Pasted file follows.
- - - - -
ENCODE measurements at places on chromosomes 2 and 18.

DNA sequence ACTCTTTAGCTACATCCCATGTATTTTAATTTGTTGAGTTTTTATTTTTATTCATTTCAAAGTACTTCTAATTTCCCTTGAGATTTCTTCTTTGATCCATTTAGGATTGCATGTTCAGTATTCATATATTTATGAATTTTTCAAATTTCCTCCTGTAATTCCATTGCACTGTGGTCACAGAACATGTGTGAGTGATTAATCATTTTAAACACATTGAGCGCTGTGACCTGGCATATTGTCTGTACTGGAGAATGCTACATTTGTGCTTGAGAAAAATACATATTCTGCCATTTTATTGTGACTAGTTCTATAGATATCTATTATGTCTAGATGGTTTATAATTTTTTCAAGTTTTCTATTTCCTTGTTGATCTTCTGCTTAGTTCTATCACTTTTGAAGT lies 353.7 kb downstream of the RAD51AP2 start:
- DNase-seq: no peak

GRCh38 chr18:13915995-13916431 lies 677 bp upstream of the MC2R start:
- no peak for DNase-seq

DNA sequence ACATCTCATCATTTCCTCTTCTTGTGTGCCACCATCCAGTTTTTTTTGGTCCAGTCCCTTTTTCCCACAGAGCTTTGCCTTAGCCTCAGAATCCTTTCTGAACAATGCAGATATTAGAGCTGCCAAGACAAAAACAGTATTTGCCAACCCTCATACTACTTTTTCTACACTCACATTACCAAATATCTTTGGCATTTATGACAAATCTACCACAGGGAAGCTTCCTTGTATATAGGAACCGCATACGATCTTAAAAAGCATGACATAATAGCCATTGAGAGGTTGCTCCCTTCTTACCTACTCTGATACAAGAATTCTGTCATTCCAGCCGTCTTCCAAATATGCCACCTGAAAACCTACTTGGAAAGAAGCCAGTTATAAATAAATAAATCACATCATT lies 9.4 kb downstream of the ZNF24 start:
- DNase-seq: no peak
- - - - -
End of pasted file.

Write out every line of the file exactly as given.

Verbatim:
ENCODE measurements at places on chromosomes 2 and 18.

DNA sequence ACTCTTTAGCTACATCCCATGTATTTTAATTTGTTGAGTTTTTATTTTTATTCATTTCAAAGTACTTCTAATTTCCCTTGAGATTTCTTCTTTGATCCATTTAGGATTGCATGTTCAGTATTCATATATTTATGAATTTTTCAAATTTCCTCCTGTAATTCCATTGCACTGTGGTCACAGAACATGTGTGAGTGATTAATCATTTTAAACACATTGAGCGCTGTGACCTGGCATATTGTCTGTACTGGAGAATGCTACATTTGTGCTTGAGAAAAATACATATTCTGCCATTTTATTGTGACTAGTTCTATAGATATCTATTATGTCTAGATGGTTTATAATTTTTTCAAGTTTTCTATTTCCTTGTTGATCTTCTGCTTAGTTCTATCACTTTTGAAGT lies 353.7 kb downstream of the RAD51AP2 start:
- DNase-seq: no peak

GRCh38 chr18:13915995-13916431 lies 677 bp upstream of the MC2R start:
- no peak for DNase-seq

DNA sequence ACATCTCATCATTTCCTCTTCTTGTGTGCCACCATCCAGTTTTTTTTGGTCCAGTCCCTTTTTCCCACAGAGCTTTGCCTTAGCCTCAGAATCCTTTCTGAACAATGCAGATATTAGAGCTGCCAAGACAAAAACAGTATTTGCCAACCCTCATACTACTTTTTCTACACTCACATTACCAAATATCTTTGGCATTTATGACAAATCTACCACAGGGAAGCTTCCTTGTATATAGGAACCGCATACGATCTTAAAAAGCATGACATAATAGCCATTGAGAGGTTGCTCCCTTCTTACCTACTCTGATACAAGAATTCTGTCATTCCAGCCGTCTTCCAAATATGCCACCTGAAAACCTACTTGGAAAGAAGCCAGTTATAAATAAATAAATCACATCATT lies 9.4 kb downstream of the ZNF24 start:
- DNase-seq: no peak